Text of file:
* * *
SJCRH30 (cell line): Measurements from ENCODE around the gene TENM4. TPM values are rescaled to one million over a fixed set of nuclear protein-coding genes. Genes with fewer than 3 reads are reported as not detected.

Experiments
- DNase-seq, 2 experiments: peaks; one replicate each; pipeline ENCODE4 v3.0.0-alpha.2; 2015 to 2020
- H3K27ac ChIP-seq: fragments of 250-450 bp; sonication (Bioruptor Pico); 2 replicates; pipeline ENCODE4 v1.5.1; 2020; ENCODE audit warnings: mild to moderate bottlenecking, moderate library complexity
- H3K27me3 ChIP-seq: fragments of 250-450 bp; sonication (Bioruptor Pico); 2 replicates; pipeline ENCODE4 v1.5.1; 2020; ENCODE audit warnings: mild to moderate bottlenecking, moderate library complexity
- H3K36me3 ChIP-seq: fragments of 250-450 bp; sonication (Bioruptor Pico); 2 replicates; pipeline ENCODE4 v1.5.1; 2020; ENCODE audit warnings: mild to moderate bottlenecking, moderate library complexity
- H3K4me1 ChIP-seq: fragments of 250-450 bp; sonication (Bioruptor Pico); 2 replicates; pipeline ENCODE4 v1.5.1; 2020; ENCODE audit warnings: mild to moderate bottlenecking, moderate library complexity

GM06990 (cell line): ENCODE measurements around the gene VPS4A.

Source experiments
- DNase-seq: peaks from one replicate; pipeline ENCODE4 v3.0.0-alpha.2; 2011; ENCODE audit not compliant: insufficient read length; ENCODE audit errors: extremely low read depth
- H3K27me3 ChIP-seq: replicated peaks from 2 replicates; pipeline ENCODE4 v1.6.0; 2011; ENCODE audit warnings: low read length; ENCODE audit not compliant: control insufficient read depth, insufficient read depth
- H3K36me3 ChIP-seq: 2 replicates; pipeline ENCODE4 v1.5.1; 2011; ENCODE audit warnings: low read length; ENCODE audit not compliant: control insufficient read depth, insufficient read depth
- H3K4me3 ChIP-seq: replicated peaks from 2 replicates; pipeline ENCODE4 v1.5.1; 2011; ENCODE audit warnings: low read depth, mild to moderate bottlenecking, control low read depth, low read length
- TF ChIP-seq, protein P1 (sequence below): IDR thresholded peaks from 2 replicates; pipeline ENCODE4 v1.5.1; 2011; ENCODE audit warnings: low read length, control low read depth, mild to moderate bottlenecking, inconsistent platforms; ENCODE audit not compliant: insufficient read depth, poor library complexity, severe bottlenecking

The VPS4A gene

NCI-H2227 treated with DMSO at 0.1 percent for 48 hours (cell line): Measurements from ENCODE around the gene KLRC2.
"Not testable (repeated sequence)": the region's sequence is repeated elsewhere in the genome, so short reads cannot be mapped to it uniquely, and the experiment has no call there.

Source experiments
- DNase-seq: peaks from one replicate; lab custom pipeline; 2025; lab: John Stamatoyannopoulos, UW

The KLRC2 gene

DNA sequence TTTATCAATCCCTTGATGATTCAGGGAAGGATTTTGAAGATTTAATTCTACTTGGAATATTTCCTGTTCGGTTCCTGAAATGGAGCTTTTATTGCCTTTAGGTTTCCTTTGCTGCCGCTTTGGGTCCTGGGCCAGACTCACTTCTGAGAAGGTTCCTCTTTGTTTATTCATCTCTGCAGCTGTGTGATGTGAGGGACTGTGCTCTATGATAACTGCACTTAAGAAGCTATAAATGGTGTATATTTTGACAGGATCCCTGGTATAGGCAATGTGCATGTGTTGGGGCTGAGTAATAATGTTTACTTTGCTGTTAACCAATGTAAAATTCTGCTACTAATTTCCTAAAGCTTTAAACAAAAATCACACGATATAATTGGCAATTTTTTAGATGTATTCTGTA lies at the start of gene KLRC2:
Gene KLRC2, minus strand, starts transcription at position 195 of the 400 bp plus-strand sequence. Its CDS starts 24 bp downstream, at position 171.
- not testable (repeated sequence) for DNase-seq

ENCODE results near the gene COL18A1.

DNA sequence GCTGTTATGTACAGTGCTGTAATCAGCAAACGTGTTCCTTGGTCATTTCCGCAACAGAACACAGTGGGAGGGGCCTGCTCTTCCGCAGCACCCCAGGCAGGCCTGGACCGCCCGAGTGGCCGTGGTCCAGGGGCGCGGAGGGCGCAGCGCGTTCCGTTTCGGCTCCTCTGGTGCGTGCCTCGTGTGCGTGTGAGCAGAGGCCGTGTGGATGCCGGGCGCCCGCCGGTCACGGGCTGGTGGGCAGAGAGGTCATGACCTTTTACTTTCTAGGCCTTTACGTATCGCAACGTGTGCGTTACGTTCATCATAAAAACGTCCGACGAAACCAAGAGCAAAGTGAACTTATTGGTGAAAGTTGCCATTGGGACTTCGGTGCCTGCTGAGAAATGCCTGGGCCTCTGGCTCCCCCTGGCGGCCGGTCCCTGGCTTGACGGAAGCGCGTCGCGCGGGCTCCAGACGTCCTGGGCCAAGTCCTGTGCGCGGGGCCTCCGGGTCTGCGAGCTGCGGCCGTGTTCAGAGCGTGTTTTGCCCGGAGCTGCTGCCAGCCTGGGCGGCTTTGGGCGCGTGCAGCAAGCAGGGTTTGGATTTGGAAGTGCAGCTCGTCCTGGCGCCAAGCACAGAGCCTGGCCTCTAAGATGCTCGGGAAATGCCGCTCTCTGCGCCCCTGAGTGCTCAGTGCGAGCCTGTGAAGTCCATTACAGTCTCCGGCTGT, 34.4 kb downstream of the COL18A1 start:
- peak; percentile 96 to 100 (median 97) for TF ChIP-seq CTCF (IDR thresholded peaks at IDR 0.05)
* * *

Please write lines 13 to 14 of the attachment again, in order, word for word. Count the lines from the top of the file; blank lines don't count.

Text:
- H3K4me3 ChIP-seq: replicated peaks from 2 replicates; pipeline ENCODE4 v1.5.1; 2011; ENCODE audit warnings: low read depth, mild to moderate bottlenecking, control low read depth, low read length
- TF ChIP-seq, protein P1 (sequence below): IDR thresholded peaks from 2 replicates; pipeline ENCODE4 v1.5.1; 2011; ENCODE audit warnings: low read length, control low read depth, mild to moderate bottlenecking, inconsistent platforms; ENCODE audit not compliant: insufficient read depth, poor library complexity, severe bottlenecking